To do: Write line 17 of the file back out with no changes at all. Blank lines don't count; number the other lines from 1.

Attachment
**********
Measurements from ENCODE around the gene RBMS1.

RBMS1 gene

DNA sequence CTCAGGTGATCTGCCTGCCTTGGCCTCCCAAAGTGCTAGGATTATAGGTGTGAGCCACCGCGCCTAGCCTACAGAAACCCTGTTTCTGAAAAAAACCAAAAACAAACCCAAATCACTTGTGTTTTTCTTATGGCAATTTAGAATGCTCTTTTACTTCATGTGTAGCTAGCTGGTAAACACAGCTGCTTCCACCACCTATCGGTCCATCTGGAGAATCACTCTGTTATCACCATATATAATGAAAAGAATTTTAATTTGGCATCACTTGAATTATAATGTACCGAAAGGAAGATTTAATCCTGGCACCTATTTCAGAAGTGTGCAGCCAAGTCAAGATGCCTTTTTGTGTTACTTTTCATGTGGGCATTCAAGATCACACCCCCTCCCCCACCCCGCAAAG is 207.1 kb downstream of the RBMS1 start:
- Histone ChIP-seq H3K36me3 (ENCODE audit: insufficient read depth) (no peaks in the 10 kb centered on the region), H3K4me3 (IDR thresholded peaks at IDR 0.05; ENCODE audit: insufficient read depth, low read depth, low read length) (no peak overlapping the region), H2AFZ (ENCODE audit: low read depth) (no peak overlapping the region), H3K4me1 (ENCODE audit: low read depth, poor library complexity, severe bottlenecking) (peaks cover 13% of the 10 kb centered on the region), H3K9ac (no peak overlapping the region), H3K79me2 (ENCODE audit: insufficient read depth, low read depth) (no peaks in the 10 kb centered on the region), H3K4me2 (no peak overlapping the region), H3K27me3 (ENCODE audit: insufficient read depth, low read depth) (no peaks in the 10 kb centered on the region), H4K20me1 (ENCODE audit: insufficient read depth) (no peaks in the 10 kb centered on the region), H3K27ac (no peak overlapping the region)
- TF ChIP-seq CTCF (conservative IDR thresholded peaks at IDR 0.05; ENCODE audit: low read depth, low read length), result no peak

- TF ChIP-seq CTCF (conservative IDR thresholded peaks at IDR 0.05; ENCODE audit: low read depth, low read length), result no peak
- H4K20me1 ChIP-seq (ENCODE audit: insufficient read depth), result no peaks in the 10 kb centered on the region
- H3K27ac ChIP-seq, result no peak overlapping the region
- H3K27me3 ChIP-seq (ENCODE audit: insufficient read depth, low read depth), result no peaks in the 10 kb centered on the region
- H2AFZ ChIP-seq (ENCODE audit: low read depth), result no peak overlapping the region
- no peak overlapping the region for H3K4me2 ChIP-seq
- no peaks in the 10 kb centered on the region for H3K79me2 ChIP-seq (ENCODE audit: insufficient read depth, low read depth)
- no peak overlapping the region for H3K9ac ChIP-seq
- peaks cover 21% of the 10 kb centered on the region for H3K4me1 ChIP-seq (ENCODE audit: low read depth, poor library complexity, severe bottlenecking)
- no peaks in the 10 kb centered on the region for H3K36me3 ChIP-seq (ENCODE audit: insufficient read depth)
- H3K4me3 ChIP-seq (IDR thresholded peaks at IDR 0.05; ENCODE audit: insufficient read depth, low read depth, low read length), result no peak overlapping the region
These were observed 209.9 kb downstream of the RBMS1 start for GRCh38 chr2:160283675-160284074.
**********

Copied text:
These were observed 209.9 kb downstream of the RBMS1 start for GRCh38 chr2:160283675-160284074.